Review: MeiQ: Labyrinth of Death

From Compile Heart, the developer of the reasonably popular Hyperdimension Neptunia series, comes a new game from a fresh intellectual property. MeiQ: Labyrinth of Death is the story of a world that is suffering an eternal nighttime. Legend tells the story of a chosen Machina Mage who must turn the key to restart the world and restore order. The world of MeiQ is made up of five parts, and a mage has been selected from each part to partake in the quest. Enter the cast.

Read the rest of my review on Push Square.

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Platinum review: LEGO Legends of Chima

The 39th platinum to pop onto my screen was LEGO Legends of Chima: Laval’s Journey. A PS Vita game, LEGO Chima is one of the only original Lego IP’s. Never one to pass up a LEGO game, and an easy platinum to boot, I snapped up a preowned copy of the game for £15 at MCM Expo.

The storyline of the game centres around the antagonists’ quest for the triple Chi. The Chi is an ability characters can obtain in order to provide them with heightened strength. The main character, Laval, is told that to let any one animal possess the power of the triple Chi will be catastrophic. The plot is easy to follow, and perhaps a little contrived; principle members of each tribe are introduced rapidly (every two levels) and you never seem to get a sense of why things matter to each tribe. The player is introduced to these characters through a series of frustratingly long and unskippable cut-scenes, which insist on playing even on the second playthrough of the game.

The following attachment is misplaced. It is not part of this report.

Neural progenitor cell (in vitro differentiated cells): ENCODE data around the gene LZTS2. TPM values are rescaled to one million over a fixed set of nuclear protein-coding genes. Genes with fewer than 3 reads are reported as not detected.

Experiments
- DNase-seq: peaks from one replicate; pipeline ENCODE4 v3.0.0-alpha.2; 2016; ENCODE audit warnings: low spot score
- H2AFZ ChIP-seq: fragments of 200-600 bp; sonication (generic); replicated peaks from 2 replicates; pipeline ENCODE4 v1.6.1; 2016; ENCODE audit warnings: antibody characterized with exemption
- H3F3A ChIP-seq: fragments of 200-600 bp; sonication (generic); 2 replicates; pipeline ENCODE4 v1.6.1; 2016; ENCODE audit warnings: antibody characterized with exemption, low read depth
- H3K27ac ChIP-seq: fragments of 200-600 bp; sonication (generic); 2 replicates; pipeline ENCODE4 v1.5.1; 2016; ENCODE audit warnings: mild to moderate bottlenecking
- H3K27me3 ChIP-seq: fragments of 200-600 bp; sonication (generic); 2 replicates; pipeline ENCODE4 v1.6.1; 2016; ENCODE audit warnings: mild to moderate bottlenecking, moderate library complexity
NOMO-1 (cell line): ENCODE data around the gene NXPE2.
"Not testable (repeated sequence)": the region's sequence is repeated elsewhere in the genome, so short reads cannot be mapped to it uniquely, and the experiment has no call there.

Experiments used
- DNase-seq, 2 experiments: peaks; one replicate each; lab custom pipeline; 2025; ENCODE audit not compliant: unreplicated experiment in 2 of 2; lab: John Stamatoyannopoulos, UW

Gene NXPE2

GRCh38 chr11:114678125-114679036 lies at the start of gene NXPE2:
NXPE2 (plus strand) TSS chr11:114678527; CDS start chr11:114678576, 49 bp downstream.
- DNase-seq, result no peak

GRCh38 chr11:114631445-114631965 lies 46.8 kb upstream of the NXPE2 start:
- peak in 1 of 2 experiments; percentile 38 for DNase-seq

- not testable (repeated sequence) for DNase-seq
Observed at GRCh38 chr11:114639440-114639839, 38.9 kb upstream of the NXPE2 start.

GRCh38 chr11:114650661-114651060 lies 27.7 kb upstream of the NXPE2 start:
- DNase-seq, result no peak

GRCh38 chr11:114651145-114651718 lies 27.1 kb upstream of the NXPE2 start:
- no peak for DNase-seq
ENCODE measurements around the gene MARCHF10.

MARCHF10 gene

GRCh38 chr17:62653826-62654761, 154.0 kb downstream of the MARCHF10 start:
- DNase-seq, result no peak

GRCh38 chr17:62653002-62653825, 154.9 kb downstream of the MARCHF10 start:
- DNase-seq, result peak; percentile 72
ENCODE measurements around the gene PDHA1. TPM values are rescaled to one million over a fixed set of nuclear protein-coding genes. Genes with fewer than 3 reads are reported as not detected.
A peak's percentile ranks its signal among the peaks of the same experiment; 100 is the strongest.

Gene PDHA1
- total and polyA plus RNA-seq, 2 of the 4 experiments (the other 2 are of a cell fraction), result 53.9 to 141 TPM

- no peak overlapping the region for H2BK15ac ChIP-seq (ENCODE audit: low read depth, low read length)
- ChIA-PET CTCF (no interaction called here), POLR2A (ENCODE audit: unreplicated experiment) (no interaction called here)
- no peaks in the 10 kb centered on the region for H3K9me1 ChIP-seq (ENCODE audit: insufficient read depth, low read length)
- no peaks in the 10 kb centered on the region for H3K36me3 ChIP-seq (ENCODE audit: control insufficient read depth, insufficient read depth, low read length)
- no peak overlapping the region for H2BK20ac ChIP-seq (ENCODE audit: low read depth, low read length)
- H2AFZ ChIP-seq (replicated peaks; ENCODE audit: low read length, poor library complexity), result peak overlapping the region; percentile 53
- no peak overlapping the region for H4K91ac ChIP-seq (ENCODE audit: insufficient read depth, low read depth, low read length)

When playing the game I tried to bear in mind that the game is principally for children, and a complex plot isn’t going to appeal. While I want to love all LEGO games I had to concede that the games all have the same target audience and while the majority of them manage to have widespread appeal amongst children and adults, it appears that LEGO Chima has missed the mark.

The game mechanics are identical to previous LEGO Vita games, only differing slightly from the non-handheld variants of LEGO games. The map seemed at times to be too big, and with different areas branching off the main areas, it was often very frustrating trying to figure out where to go next. I had some issues with the camera, which you are able to control using the right analogue stick. Often the camera wouldn’t go in the direction that I wanted it go, causing my view to be obscured and making me take multiple attempts at part of the game.

The platinum itself is easily obtainable; PS3 Trophies rates it as a 2/10 difficulty, and estimates that it will to 10-12 hours before the platinum pops. Through my personal experience, I agree with the difficulty rating, but it took me closer to 15 hours.

Platinum series: The “worth it” games

October 11th 2013. The date my 38th platinum trophy pinged onto my screen. The game was New Little King’s Story on PlayStation Vita. The game, though time-consuming, was by no means difficult. Users of trophy hunters haven PS3 Trophies have rated the game a 3.14 in platinum difficulty.

Though the low rating is pretty much in line with my own personal rating, due to the length of time and the effort that went into obtaining the platinum (9 different endings, seriously?!), the game is definitely one I’m proud to have the platinum on.

Glancing over my platinum trophy list, there are a few on there that I can’t say stretched my abilities too much, but I’m proud of and pleased to have on my list. In this article, I’ll give you pointers on which games to look at that’ll help boost your platinum ego.

1. The Walking Dead

If you haven’t playing Telltale’s offering to The Walking Dead universe, then you are sorely missing out. I’ve already written a review waxing lyrical about how much I love the series, but it has the added benefit of being an easy platinum trophy. The game rewards you heavily for simply playing; there are no choice based trophies, and all trophies are obtained throughout the course of the game. Simply play the game to the end and you will be granted the platinum trophy, and can rest assured that you’ve played one of the best games ever to be created.

2. Majin and the Forsaken Kingdom